It was a tale for our times. The two finalists in the BBC series The Apprentice competing to work for former enterprise tsar Lord Sugar were both in banking, but their educational paths stood in stark contrast to each other and would provide any young person contemplating pursuing a degree pause for thought.
Grammar-school educated Chris Bates had a first-class honours degree in theology from the University of Nottingham and considered intelligence to be his biggest strength, whereas eventual winner Stella English had a tough upbringing, left school at 16 with no qualifications and lived by her motto: "Never give up."
Take on an educational "investment" of about £30,000 or just take your chances? It can't be much fun advising today's 16-year-olds about going to university in 2012.
Higher education has in many places been seen as the servant of those making the money, with professions and industry demanding graduates tailored to their slots. Society needs specialists, but it also needs people who see the "bigger picture". The challenges the world faces require interdisciplinary thinking. Democracy thrives when a well-informed citizenry can make worthwhile contributions to a range of important debates. Advocates of a liberal arts education, the topic of our cover story, also argue that the best way to engage students is to focus on the most fundamental and most difficult questions of all: those exploring the central issues of human existence.
More prosaically, specialisation is not necessarily a better preparation for a career. If the best university courses produce graduates with excellent "transferable skills", why limit oneself to the study of a single subject? Lord Dearing noted the benefits of broad study in his 1997 report on higher education, citing employers' complaints that too many graduates were very specialised and unable to think outside the box. What's more, technically specialised jobs can disappear as quickly as they appear.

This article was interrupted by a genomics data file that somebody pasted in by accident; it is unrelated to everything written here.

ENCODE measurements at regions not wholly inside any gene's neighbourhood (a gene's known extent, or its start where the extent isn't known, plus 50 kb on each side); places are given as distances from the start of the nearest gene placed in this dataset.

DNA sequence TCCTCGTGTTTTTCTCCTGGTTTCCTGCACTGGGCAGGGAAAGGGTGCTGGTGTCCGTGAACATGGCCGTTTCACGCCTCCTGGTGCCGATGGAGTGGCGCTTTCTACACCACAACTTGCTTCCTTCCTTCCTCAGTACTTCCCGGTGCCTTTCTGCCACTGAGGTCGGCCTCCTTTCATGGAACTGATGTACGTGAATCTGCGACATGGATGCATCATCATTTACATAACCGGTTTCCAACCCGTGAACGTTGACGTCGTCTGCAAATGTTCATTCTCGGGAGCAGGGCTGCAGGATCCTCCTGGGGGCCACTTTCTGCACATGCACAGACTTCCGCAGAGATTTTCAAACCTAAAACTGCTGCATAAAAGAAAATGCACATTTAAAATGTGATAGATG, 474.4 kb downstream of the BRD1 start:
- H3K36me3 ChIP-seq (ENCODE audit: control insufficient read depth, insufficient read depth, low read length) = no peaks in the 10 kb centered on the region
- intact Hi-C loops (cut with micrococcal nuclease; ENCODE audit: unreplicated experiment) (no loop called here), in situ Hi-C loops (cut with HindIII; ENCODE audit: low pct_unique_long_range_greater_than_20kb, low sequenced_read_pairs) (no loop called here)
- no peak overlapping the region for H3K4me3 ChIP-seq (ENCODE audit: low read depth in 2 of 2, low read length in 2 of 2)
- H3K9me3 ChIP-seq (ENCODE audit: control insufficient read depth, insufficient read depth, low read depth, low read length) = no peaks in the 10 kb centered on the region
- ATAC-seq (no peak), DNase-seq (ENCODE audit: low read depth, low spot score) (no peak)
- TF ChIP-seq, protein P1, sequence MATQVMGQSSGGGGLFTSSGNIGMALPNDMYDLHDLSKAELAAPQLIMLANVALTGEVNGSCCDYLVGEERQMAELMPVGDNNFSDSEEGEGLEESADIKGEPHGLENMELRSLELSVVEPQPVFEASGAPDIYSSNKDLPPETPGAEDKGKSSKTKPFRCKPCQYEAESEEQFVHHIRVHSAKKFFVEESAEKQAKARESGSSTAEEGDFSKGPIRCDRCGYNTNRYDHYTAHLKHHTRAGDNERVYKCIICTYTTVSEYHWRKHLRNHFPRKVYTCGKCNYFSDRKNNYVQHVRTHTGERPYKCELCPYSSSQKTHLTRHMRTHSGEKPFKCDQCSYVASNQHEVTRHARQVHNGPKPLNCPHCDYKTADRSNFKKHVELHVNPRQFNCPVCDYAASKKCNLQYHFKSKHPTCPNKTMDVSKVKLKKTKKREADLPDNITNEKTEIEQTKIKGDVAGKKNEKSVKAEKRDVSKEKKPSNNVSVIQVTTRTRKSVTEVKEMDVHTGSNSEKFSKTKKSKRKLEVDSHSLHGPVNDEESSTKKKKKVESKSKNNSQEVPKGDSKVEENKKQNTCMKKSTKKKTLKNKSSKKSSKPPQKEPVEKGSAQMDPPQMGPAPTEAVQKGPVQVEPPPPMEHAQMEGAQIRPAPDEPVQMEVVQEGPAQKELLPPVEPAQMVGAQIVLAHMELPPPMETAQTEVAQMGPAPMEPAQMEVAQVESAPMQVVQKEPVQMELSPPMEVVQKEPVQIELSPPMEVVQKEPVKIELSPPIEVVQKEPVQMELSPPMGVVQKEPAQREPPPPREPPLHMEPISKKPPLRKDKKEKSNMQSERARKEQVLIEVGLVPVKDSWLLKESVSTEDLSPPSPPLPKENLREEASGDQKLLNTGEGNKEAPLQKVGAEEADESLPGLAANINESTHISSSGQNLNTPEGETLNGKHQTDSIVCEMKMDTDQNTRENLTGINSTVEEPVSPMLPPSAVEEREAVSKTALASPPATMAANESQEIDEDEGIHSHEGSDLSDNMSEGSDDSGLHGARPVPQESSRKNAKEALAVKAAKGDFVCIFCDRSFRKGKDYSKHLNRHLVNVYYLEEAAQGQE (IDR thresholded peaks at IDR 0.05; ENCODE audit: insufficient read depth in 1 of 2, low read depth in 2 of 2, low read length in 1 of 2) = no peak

The value of classical breadth still seems to hold in the US, with which liberal arts education remains strongly associated. "Our country has embarked on an unparalleled experiment, inspired by...ideals of self-command and cultivated humanity," writes Martha Nussbaum in Cultivating Humanity (1997). "Unlike all other nations, we ask a higher education to contribute a general preparation for citizenship, not just a specialized preparation for a career."
The US, like the UK, is grappling with huge challenges, not least a massive budget deficit, but as Victor Davis Hanson, a classicist and historian, says in the National Review Online, "America has lots of problems. A population immersed in and informed by literature, history, art, and music is not one of them."
The rest of the world is waking up to the benefits of a liberal arts training. David Oxtoby, president of Pomona College in California, has spent time in East Asia, where, he says, they are "recognising that narrow professional training goes a certain distance but in terms of really preparing innovative people who will be the entrepreneurs of the future, who will create whole new enterprises, a broader education has tremendous value".
In the Lord Sugar-inspired entrepreneurial UK, University College London plans to make a liberal arts programme its flagship degree. With tuition fees set to rise, that represents a new opportunity. Unfortunately, it will be a hard sell to the Stella Englishes of this world.